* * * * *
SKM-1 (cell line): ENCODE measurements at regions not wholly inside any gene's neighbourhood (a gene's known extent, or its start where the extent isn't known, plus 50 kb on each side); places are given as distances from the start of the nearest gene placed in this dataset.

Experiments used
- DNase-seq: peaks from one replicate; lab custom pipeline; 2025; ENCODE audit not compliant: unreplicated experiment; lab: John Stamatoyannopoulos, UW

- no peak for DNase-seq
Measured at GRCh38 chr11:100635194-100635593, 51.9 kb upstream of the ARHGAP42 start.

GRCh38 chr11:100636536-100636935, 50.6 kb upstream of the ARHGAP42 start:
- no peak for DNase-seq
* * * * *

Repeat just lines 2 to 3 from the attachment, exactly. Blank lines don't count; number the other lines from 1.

Experiments used
- DNase-seq: peaks from one replicate; lab custom pipeline; 2025; ENCODE audit not compliant: unreplicated experiment; lab: John Stamatoyannopoulos, UW